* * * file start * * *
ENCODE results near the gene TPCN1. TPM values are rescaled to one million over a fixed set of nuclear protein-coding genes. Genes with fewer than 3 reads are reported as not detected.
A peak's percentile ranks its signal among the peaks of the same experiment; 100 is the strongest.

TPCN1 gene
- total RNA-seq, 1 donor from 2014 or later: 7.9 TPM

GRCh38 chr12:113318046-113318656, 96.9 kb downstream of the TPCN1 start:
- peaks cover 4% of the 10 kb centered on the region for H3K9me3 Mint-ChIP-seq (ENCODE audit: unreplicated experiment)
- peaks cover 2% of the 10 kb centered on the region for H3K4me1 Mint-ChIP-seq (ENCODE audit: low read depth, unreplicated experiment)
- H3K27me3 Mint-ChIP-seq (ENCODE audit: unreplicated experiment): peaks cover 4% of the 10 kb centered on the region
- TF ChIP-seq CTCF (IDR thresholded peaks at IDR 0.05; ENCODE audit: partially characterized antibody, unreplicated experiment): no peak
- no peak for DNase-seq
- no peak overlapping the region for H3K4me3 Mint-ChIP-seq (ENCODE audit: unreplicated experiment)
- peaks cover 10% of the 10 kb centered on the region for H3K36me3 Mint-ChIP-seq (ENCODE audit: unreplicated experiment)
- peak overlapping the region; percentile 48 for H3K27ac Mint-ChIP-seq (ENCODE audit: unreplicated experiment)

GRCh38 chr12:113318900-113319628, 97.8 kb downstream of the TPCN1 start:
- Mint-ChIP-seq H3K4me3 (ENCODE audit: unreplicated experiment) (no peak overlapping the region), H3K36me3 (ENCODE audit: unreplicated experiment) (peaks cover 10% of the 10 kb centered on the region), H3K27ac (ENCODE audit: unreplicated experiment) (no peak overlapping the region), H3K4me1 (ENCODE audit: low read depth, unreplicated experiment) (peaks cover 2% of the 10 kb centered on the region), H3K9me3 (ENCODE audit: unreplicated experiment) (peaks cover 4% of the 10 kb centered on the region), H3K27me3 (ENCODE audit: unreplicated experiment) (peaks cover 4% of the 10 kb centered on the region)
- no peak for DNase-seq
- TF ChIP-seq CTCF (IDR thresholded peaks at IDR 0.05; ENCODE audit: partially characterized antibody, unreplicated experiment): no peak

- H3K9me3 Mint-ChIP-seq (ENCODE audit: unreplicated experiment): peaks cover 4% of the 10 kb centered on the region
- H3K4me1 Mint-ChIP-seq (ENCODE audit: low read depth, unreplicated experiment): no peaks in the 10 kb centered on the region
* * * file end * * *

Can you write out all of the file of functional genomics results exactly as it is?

ENCODE results near the gene TPCN1. TPM values are rescaled to one million over a fixed set of nuclear protein-coding genes. Genes with fewer than 3 reads are reported as not detected.
A peak's percentile ranks its signal among the peaks of the same experiment; 100 is the strongest.

TPCN1 gene
- total RNA-seq, 1 donor from 2014 or later: 7.9 TPM

GRCh38 chr12:113318046-113318656, 96.9 kb downstream of the TPCN1 start:
- peaks cover 4% of the 10 kb centered on the region for H3K9me3 Mint-ChIP-seq (ENCODE audit: unreplicated experiment)
- peaks cover 2% of the 10 kb centered on the region for H3K4me1 Mint-ChIP-seq (ENCODE audit: low read depth, unreplicated experiment)
- H3K27me3 Mint-ChIP-seq (ENCODE audit: unreplicated experiment): peaks cover 4% of the 10 kb centered on the region
- TF ChIP-seq CTCF (IDR thresholded peaks at IDR 0.05; ENCODE audit: partially characterized antibody, unreplicated experiment): no peak
- no peak for DNase-seq
- no peak overlapping the region for H3K4me3 Mint-ChIP-seq (ENCODE audit: unreplicated experiment)
- peaks cover 10% of the 10 kb centered on the region for H3K36me3 Mint-ChIP-seq (ENCODE audit: unreplicated experiment)
- peak overlapping the region; percentile 48 for H3K27ac Mint-ChIP-seq (ENCODE audit: unreplicated experiment)

GRCh38 chr12:113318900-113319628, 97.8 kb downstream of the TPCN1 start:
- Mint-ChIP-seq H3K4me3 (ENCODE audit: unreplicated experiment) (no peak overlapping the region), H3K36me3 (ENCODE audit: unreplicated experiment) (peaks cover 10% of the 10 kb centered on the region), H3K27ac (ENCODE audit: unreplicated experiment) (no peak overlapping the region), H3K4me1 (ENCODE audit: low read depth, unreplicated experiment) (peaks cover 2% of the 10 kb centered on the region), H3K9me3 (ENCODE audit: unreplicated experiment) (peaks cover 4% of the 10 kb centered on the region), H3K27me3 (ENCODE audit: unreplicated experiment) (peaks cover 4% of the 10 kb centered on the region)
- no peak for DNase-seq
- TF ChIP-seq CTCF (IDR thresholded peaks at IDR 0.05; ENCODE audit: partially characterized antibody, unreplicated experiment): no peak

- H3K9me3 Mint-ChIP-seq (ENCODE audit: unreplicated experiment): peaks cover 4% of the 10 kb centered on the region
- H3K4me1 Mint-ChIP-seq (ENCODE audit: low read depth, unreplicated experiment): no peaks in the 10 kb centered on the region